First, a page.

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How Is Business Development Like Dating?

Photo Credit: South Park

I recently wrote a post about how some salespeople think that it's okay to substitute digital media for relationship building. I talked about the inappropriate trend of salespeople asking for favors from a stranger as an expectation without anything of value in exchange, just because they could identify you by combing through social media. While most people responded favorably, saying that they've had similar experiences, a few people said that I was not being fair, and that I didn't understand what it was like to be a salesperson in today’s business environment.


Having spent more than 20 years leading sales and marketing organizations, I do understand the changing landscape of business in the age of digital marketing. I know that it's harder to get people to pay attention to your message. I know that there are successful ways to get your message heard above the rest of the crowd, because that's what I do. I'm the marketing guy.


Your Approach to Finding a Soul Mate


If you were looking for a soul mate, would you simply send an email to a whole bunch of people, hoping that one would respond with favorable interest? Or, would you go out and get to know people, narrowing the field to those who are compatible with you? Would you use a shotgun approach, or would you figure out the things that are interesting and attractive to you, and then use a targeted approach to find people who fit your target profile? Then, would you narrow that group, based on what you could offer back to those people of interest? What, and to whom could you provide value to in building a lasting relationship? Or, do you think it would it be appropriate to simply send an email to everyone you can find asking for an introduction to friends you could date? Yet, that's exactly the approach that many salespeople use today to try and find new business.


Your Approach to Finding a Client


Here's an idea for you. Look at your current list of clients. Determine who are your best clients, and what are the qualities that make them your best clients. Build your list of “must haves” and “nice to haves” in clients you want to work with. Then, apply the criteria against a list of companies to determine the best matches. There's plenty of data available to identify the right person within each of those companies. Contact them with an offer for something of value to prove that you’re an expert on their specific problem. Maybe it's a webinar, a free whitepaper or a case study testimonial of someone like them who met a key business goal by working with you. The more you can help them meet their business goals, the better chance you have of actually getting a response. Remember, people buy goods and services to solve their problem. If you can't solve someone’s business problem, then you probably won't gain their interest and attention.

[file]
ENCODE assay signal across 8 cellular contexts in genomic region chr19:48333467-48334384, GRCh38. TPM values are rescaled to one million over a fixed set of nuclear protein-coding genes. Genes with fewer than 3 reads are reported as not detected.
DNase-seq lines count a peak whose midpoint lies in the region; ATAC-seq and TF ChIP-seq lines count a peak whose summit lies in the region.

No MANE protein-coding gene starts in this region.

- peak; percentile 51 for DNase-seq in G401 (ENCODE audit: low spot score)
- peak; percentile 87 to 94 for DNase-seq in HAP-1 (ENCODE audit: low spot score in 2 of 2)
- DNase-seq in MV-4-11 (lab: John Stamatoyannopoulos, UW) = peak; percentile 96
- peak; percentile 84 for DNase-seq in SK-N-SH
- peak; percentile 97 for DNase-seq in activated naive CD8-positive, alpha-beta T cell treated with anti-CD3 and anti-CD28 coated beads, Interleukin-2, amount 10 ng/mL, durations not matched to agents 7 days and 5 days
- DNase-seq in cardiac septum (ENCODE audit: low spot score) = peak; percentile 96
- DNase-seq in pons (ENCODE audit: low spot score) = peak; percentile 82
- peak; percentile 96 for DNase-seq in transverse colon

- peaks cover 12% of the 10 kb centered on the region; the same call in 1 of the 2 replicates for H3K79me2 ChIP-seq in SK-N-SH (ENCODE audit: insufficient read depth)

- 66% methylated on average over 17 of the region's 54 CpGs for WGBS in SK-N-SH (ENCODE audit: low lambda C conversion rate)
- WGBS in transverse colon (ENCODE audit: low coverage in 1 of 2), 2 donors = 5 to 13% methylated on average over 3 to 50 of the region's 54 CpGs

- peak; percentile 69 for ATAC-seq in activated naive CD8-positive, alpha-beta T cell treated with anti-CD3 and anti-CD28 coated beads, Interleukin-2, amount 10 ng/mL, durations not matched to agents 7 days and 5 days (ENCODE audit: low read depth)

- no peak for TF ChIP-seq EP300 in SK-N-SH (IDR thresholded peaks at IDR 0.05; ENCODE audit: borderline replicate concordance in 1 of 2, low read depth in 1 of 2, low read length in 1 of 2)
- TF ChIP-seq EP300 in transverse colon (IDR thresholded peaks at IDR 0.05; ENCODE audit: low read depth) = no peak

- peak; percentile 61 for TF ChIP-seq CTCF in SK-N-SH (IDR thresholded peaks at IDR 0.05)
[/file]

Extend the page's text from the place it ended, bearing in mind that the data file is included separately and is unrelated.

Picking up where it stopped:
Many people reading this will find it to be basic. However, if you look within companies, you'll likely find people don’t even follow these basics. It may be due to a lack of training. It may be due to a lack of understanding. Whatever the issue is with your team, you need to solve it to be successful in sales and marketing to your clients.


I once worked with a salesperson hired because he had thousands of twitter followers. After nine months that converted into zero sales, he was let go. The real job of a salesperson is to get out there and solve client business issues in exchange for compensation. Know your prospect. Know your market. Know your industry. Be an expert. Offer specific and targeted value. Adapt to the changing marketplace. It's not that easy, but it is that basic.

If you’re looking for sales and marketing help, let me know. I'm always interested in helping businesses grow, and meet their goals.

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